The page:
Globus Theatre is bringing a little bit of Ireland to Bobcaygeon this month with their production of Marie Jones’ drama Stones In His Pockets. Presented last fall at at Alumnae Theatre in Toronto by The Irish Stage Company, director James Barrett reunites actors Steven Farrell and Mark Whelan for an encore run of this brilliantly performed drama.
Originally produced in 1996 at the West Belfast Festival, Stones In His Pockets is a complex two-hander featuring two actors who bring 15 unique characters to life. After touring Ireland and bouncing from theatre to theatre in London, the show found a permanent residence at London’s The Duke of York’s Theatre where it ran for three years before moving to New York in 2001. The play won the Irish Times/ESB Irish Theatre Award for Best Production in 1999, two Olivier Awards in 2001 for Best New Comedy and Best Actor and was also nominated for three Tony Awards.
Stones in His Pockets is the story of the people who live in County Kerry, Ireland — a close-knit community where everybody grew up with everybody, and most of the people are related in one way or another. Excitement comes to the area when a Hollywood crew invades the town to film a historical drama called “Quiet Valley.”
The story focuses on the friendship formed between two men who meet when playing extras in the film: Charlie Conlin (Mark Whelan), a down-and-out stranger in town with aspirations to become a playwright, and Jake Quinn (Stephen Farrell), a local boy who has just returned from America after failing as an actor.
As the culture shock between rural Ireland and big city Hollywood creates havoc and hilarity in town, tragedy takes one of County Kerry’s own, affecting the whole community and in particular Jake — to the point where it threatens the completion of the film. Grief-stricken Jake looks for answers to what happened, only to discover that his involvement in the film could have been connected to the tragic occurrence.
Boldly funny and extremely thoughtful, Stones in His Pockets is an intelligent drama about culture shock and shattered dreams. Although it has a well-crafted script, the real magic of the show is watching Mark Whelan and Stephen Farrell create 15 unique characters before our eyes.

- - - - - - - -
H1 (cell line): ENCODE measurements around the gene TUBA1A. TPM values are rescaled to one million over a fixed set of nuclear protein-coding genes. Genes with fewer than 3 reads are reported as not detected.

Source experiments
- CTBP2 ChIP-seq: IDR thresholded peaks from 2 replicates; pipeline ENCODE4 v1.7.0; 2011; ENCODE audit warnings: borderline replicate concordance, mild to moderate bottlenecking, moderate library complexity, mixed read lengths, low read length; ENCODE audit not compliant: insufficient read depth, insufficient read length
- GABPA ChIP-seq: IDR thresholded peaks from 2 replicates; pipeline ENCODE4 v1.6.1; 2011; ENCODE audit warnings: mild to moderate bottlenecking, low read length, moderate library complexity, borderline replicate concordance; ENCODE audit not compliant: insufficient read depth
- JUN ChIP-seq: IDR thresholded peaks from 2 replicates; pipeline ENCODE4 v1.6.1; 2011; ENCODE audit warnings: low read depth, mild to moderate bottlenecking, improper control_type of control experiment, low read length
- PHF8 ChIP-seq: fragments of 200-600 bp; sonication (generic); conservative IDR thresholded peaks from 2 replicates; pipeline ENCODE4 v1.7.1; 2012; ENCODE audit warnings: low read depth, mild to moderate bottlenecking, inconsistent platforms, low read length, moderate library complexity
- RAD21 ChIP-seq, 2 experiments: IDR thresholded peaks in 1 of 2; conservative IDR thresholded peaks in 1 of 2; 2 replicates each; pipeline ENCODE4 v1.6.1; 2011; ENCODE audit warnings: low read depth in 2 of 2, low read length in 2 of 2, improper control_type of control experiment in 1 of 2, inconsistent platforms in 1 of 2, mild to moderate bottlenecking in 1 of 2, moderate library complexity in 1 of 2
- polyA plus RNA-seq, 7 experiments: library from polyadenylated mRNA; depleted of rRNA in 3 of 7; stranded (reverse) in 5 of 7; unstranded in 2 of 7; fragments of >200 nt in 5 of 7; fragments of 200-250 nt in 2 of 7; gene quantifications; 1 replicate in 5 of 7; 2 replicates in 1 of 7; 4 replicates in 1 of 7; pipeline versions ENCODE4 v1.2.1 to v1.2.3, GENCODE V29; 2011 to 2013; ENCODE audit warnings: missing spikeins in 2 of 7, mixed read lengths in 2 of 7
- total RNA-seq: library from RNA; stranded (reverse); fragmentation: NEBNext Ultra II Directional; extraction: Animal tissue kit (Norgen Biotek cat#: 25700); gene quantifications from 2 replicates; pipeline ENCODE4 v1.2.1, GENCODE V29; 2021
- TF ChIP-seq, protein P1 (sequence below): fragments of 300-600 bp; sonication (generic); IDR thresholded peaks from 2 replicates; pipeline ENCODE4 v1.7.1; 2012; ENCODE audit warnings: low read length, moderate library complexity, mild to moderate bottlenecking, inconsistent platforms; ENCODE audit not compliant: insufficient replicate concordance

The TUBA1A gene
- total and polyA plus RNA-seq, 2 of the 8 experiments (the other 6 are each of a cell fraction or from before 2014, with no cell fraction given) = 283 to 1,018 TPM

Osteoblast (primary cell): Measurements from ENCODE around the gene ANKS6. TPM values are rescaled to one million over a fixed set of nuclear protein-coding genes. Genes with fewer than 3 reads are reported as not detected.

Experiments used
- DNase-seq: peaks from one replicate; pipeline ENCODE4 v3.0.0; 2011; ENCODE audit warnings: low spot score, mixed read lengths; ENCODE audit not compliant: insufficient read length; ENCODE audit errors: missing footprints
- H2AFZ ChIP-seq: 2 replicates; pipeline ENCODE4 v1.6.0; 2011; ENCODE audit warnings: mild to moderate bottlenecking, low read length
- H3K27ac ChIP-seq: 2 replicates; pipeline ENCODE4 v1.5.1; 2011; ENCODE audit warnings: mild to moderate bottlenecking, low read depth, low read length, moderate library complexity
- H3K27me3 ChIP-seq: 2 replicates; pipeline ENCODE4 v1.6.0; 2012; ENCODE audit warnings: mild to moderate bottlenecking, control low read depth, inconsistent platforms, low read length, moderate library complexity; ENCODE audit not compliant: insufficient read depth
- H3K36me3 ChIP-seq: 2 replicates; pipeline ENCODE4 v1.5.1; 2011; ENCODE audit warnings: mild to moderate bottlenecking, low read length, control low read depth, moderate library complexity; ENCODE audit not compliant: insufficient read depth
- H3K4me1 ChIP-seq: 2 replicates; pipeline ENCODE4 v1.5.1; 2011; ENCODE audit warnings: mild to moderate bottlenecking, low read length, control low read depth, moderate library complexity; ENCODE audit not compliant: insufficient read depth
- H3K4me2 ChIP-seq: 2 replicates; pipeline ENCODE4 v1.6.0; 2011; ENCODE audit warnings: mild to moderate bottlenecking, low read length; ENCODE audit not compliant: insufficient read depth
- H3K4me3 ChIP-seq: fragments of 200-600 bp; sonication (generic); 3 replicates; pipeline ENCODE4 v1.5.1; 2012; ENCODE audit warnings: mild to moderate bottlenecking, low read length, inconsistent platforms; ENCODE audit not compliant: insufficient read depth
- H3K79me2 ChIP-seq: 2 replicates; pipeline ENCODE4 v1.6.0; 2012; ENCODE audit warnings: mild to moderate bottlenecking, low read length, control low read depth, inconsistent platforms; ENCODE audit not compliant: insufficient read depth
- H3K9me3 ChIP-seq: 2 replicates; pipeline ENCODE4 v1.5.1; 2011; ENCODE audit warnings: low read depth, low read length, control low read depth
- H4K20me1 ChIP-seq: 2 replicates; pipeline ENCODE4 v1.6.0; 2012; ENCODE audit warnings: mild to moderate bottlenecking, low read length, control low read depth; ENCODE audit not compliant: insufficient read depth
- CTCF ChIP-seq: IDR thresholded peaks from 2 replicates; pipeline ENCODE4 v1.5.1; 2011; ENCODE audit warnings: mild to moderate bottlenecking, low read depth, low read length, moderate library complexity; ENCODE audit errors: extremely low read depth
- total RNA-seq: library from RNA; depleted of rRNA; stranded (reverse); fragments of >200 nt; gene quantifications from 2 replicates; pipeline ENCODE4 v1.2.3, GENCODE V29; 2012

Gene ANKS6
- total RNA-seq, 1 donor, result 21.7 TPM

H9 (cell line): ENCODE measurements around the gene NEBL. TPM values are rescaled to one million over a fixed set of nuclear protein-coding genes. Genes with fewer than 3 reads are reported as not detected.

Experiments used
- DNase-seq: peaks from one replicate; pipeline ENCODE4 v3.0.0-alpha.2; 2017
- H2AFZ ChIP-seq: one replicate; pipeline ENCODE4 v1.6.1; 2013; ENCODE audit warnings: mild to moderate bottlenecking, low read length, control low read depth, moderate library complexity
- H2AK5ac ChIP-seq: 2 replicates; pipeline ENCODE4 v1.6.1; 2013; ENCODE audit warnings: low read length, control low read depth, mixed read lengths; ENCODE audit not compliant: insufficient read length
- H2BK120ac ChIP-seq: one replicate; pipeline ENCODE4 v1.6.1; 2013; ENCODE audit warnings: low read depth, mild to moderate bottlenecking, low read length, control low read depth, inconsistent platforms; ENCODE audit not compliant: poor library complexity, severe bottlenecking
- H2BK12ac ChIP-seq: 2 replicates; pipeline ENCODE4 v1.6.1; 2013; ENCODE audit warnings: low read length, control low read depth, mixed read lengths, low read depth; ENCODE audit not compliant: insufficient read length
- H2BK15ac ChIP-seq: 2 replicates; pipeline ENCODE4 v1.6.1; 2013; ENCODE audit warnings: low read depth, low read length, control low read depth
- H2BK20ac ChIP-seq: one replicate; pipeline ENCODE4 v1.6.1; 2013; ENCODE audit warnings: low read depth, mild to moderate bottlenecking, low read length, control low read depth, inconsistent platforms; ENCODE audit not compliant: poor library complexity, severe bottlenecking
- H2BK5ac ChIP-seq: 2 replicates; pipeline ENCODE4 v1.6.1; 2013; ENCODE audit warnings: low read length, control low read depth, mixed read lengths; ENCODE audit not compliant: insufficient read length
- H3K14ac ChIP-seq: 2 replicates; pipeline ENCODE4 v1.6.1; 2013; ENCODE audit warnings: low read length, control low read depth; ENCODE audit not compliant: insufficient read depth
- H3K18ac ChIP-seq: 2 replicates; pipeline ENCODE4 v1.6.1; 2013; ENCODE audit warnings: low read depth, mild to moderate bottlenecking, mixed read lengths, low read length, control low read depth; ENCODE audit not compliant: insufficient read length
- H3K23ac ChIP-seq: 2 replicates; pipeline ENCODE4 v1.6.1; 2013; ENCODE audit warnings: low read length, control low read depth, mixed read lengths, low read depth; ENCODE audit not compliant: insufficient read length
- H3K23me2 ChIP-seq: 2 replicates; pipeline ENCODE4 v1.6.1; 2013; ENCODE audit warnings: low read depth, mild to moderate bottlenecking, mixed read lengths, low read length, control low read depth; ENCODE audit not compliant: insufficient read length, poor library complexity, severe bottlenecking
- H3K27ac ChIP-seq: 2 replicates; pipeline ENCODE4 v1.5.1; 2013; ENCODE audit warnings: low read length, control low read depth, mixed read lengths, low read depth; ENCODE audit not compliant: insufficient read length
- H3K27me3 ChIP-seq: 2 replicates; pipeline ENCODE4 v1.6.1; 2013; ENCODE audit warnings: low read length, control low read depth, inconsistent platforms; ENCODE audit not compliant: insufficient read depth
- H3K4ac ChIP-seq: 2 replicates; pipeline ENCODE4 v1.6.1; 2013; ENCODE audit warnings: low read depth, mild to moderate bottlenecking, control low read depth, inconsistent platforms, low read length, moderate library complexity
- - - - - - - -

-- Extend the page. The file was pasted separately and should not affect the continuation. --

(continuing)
Playing both men and women, Irish and American, and young and old, Whelan and Farrell perform up to five characters in the same scene. The pair never change costumes and never leave the set, but depend completely on body language, facial expressions, and voice work to bring the characters to life. The character changes are so quick, yet so extreme, that the men can actually have conversations with themselves while simultaneously playing two different characters — yet it seems completely normal.
Even more amazing is the fact that the characters are so clearly defined and carefully crafted by Whelan and Farrell that you never get confused about who is who. The chemistry and trust between the actors is intense as they switch from character to character, never missing a beat or an emotion.
Farrell becomes the central character of the piece with his moody portrayal of Jake Quinn. A little bit lost, despite being surrounded by lifelong friends and family, Jake takes the town’s tragedy particularly hard to the point of blaming himself as he searches for reasons for what has happened.
Farrell also plays Mickey (an elderly villager whose claim to fame is being the last surviving extra in “The Quiet Man”), Aisling (a third assistant director trying to make her way to the top of the Hollywood ladder), and Jake’s cousin Sean (a troubled youth who has dreams of someday making it in the pictures).
Whelan is the ultimate supporting actor, playing a plethora of important roles to bring Jake’s story to life. Most notably is his role as Charlie, who is looking for meaning after his long-time video rental shop closes due to a larger competitor destroying his business. A character for Justin to talk with, Charlie is an outsider to the community, but is quickly accepted by the locals as one of their own.
Whelan also does double duty by bringing to life another pivotal character: the film’s lead actress Carolina Giovanni. Watching Whelan perform the role of Carolina — voluptuous, vain, and completely ignorant of her surroundings — seems a bit ridiculous at first, but at some point you begin to believe Whelan is a sexy movie star. Whelan also plays harried first director Simon, Carolina’s thuggish body guard Jock, and the dismissive film producer Clem.
Making Stones in His Pockets just that more authentic and enjoyable is the fact that Whelan and Farrell are both actually from Ireland. It is so refreshing to hear real Irish men play Irish characters, instead of Canadian actors trying to imitate Irish accents. It just makes this show that little bit richer.
As theatre goes in The Kawarthas this summer, Stones in His Pockets is one of the finest productions I have seen. A special type of show that surely should not be missed, it is filled with emotion, drama, laughs, colourful characters, and even a clever metaphysical ending.
Stones In His Pockets is a tremendous theatrical achievement by two talented actors and a thoughtful director. The team of Whelan, Farrell, and Barrett is a brilliant one. It is a rare treat to have such a highly successful Toronto production find its way to The Kawarthas. You will not be disappointed in making the trip to Bobcaygeon to see this one.
Stones in His Pockets runs until August 20th at the Lakeview Arts Barn. Show starts at 8 pm with dinner available before evening performances. For more information and tickets, call the Globus box office at 705-738-2037 or visit www.lakeviewartsbarn.com.